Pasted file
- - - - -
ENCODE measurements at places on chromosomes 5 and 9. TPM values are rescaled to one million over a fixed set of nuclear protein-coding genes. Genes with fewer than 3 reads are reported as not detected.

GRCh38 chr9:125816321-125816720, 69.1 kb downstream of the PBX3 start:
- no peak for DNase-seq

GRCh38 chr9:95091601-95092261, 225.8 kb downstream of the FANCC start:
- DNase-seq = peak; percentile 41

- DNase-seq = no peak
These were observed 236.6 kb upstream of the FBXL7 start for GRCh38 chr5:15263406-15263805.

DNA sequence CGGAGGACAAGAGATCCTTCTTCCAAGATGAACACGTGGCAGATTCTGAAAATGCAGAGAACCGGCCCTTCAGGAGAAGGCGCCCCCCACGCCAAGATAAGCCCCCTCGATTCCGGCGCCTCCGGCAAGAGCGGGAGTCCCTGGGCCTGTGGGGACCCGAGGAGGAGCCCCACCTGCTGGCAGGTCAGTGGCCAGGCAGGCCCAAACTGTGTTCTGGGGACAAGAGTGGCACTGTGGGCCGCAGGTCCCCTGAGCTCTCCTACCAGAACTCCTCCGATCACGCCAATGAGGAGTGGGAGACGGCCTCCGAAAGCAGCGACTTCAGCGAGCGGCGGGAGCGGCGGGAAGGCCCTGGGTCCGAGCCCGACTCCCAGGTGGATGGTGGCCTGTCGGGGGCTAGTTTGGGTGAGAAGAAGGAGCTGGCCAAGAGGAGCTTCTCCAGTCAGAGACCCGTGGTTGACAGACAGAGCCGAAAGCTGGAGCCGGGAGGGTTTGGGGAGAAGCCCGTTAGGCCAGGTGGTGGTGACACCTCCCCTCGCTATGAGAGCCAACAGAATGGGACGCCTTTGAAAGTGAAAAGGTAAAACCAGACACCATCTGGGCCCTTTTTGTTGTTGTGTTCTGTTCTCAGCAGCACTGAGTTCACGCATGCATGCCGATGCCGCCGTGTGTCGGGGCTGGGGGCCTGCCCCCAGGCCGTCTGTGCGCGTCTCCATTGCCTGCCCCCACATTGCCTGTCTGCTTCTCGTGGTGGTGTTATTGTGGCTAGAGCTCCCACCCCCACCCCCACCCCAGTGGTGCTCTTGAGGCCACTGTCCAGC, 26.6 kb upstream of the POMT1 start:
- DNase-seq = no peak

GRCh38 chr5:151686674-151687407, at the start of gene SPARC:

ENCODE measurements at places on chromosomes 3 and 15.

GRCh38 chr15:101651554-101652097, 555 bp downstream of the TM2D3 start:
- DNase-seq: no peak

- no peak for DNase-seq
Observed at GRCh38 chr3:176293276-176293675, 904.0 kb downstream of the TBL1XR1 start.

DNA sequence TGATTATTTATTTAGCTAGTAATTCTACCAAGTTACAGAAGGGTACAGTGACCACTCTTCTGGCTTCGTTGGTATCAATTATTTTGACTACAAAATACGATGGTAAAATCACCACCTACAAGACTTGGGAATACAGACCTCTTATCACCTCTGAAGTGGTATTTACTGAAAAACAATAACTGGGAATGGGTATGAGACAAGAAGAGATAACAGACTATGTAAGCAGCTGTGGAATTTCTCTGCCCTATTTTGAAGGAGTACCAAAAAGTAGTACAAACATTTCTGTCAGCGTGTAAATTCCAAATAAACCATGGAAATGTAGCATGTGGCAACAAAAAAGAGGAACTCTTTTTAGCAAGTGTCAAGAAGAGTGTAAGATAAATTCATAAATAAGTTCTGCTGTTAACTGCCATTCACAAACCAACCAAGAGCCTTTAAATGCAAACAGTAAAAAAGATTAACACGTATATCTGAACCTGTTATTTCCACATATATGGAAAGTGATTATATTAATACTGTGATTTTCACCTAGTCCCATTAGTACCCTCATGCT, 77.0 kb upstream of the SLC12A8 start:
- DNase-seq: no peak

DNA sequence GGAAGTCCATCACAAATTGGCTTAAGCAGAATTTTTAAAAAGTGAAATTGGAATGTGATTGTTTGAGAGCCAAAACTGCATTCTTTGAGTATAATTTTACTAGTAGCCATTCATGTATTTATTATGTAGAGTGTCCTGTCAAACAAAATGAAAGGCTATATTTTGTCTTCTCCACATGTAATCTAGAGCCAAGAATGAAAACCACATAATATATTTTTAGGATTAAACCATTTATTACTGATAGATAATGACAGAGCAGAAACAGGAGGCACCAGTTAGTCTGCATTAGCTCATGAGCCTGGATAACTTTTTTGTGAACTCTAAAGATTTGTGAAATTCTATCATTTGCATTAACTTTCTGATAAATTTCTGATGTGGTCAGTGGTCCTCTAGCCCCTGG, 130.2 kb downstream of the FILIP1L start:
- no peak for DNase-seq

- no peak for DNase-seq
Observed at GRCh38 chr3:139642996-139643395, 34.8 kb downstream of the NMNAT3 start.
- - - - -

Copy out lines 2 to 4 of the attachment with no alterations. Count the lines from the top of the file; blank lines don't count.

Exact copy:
GRCh38 chr9:125816321-125816720, 69.1 kb downstream of the PBX3 start:
- no peak for DNase-seq

GRCh38 chr9:95091601-95092261, 225.8 kb downstream of the FANCC start: